One of the mysteries of the English language finally explained.
1A ship designed for breaking a channel through ice.
- ‘From 1947 to 1951 he directed scientific operations aboard submarines and ice-breakers during five cruises to the northern Aleutian platform and Beaufort Sea.’
- ‘Celebrity Cruises travels to Antarctica with the polar ice-breaker Kapitan Khlebnikov, a refitted 1980's Russian polar research vessel.’
- ‘Data collection took place primarily on an opportunistic basis, typically onboard ice-breakers, naval tankers, cargo ships and other vessels.’
- ‘Hovercrafts or high-speed ice-breakers could replace the boats in the winter, says Krantz.’
- ‘It is named Arctic because it is an ice-breaker used in Arctic seas.’
- ‘Later this month he will fly to Uruguay, and from there catch an ice-breaker ship to the base.’
- ‘There was a Russian ice-breaker tour, with tickets costing around $40,000.’
- ‘If its pressurized floes are thick and unbroken, it can stop an ice-breaker dead or slice the steel hull of a lesser ship like a can opener.’
- ‘Land, ocean, and space-based infrastructure, including research stations, aircraft, ice-breakers, and dedicated satellites, could be centrally coordinated.’
- ‘An ice-breaker is to leave from South Africa Sunday.’
- 1.1 A thing that serves to relieve inhibitions or tension between people, or start a conversation.
- ‘‘Hey, I read that when I was 13,’ I say, always the tactful ice-breaker.’
- ‘Building self-respect and self-esteem in campers can commence with good ice-breakers such as introductory name games.’
- ‘Enquiries about one's employment are the invariable ice-breakers in these suburbs.’
- ‘It's a nice ice-breaker when I talk to clients that I haven't been in touch with for a month or so.’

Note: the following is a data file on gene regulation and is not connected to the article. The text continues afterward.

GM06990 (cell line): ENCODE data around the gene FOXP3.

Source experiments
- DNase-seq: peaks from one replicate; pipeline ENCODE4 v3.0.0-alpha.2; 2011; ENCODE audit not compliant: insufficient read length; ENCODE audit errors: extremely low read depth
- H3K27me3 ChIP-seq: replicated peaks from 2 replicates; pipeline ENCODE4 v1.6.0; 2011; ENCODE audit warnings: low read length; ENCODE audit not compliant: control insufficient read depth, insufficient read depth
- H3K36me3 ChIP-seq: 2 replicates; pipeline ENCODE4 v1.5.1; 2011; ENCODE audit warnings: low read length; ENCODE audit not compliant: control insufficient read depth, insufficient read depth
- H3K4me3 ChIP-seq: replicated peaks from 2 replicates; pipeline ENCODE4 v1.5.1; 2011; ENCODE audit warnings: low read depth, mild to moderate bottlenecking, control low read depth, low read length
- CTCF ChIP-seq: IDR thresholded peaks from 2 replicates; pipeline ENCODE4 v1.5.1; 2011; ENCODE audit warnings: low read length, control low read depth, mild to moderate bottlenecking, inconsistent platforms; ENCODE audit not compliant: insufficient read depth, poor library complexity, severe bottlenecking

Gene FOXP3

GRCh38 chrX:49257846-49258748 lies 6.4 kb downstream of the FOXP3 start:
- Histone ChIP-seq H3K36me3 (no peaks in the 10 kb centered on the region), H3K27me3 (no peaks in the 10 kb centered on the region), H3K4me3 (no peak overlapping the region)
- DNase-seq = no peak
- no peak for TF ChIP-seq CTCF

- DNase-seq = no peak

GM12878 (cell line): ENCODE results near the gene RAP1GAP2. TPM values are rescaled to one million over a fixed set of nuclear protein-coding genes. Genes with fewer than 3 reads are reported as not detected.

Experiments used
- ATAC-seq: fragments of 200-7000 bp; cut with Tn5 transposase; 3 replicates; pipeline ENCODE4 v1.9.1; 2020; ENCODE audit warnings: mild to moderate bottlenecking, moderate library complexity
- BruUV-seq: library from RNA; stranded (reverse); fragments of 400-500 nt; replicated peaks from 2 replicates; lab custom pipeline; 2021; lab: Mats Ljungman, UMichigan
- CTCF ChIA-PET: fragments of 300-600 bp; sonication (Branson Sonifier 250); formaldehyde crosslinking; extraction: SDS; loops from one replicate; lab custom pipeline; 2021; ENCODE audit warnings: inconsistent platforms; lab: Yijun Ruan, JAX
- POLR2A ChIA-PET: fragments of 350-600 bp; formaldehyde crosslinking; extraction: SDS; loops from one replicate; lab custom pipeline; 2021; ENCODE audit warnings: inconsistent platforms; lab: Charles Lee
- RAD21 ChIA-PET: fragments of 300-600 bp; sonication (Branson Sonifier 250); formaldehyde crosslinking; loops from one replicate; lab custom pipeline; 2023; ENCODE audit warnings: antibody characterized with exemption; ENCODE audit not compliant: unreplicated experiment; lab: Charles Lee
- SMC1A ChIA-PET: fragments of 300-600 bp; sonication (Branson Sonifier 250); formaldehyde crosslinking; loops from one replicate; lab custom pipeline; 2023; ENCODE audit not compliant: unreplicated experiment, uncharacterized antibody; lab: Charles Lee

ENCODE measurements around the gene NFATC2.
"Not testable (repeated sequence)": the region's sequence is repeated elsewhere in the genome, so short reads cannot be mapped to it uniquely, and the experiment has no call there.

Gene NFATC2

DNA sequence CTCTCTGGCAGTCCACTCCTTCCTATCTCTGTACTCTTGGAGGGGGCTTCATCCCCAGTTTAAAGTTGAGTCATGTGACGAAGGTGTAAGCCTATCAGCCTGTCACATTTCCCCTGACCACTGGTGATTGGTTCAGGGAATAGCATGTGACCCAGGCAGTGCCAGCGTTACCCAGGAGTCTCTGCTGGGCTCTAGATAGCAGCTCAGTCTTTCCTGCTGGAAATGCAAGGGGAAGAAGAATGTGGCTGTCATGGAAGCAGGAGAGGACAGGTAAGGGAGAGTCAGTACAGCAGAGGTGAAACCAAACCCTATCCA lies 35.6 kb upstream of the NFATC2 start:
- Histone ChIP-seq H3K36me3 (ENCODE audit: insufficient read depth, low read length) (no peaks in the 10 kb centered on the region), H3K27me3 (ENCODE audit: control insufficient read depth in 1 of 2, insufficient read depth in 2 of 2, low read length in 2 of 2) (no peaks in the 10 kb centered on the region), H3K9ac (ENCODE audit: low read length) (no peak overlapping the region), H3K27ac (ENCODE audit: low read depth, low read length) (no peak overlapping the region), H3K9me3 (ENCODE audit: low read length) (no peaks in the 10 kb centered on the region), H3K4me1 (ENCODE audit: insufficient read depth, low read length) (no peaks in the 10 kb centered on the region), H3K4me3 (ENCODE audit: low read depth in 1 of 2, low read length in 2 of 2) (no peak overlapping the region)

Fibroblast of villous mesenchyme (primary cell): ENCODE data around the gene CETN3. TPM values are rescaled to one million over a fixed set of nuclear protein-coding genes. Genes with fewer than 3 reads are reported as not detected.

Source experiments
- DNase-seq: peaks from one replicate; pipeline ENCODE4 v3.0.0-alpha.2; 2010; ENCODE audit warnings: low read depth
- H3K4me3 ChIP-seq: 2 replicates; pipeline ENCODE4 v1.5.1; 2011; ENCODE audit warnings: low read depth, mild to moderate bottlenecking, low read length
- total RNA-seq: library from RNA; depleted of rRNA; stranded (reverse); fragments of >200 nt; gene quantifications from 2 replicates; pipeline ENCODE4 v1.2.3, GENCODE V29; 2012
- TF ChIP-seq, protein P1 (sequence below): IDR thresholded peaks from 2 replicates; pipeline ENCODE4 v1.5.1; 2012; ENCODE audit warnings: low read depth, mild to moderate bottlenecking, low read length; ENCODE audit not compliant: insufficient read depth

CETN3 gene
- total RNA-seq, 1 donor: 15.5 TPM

- ‘Structured activities might include ice-breakers, trust-building exercises, and team games.’
- ‘For a start, they're the world's best ice-breaker for when you meet new people.’
- ‘‘This can be used as an excellent ice-breaker or a way to work out whether you should go on that second date,’ he said.’
- ‘Also, team-building activities can be much different than ice-breakers - which do you really want?’
- ‘The mock editorial board worked well at Columbia as an ice-breaker to start the day.’
- ‘That was the ice-breaker - the entire restaurant erupted, bursting at its seams with laughter.’
- ‘Now, discussing one's weight with a workmate might seem like a strange ice-breaker, but it works!’
- ‘It's a good ice-breaker with people; we talk to them, and it's a little more personable.’
- ‘People come up to me all of the time and as a conversation ice-breaker often say, ‘You're the food editor.’’
- ‘The visit could have been a real ice-breaker for tense cross-strait relations.’
- ‘So if you want physical discomfort as a social ice-breaker, go for it!’
- ‘He even found that his fold of 14 Highland cattle acted as a social ice-breaker when he moved into the community.’
- ‘As an ice-breaker, each person went to a map and identified her or his home country.’
- ‘There's no two ways about it, in such a situation, live music is an excellent ice-breaker!’
- ‘He'd been a footballer too, with Orient, and that was a great ice-breaker for me.’
- ‘And humour is a real ice-breaker - if you can make someone laugh, they'll be more likely to want to contact you.’
- 1.2 A thing that breaks up moving ice so as to lessen its impact, especially a structure protecting the upstream end of a bridge pier.
- ‘The Yenisey binds the territory together on its 1,800-mile passage north to the Kara Sea, where icebreakers help keep open the northern shipping route.’
- ‘At that time the Antarctic Programme was stationed in Lyttelton and he could watch the US Coastguard vessels, icebreakers and helicopters.’
- ‘The team will use three icebreakers as it tries to take cores from the Lomonosov Ridge between Siberia and Greenland.’
- ‘A new National Centre of Excellence was established in 2003, and the icebreaker Amundsen was refitted for polar science.’
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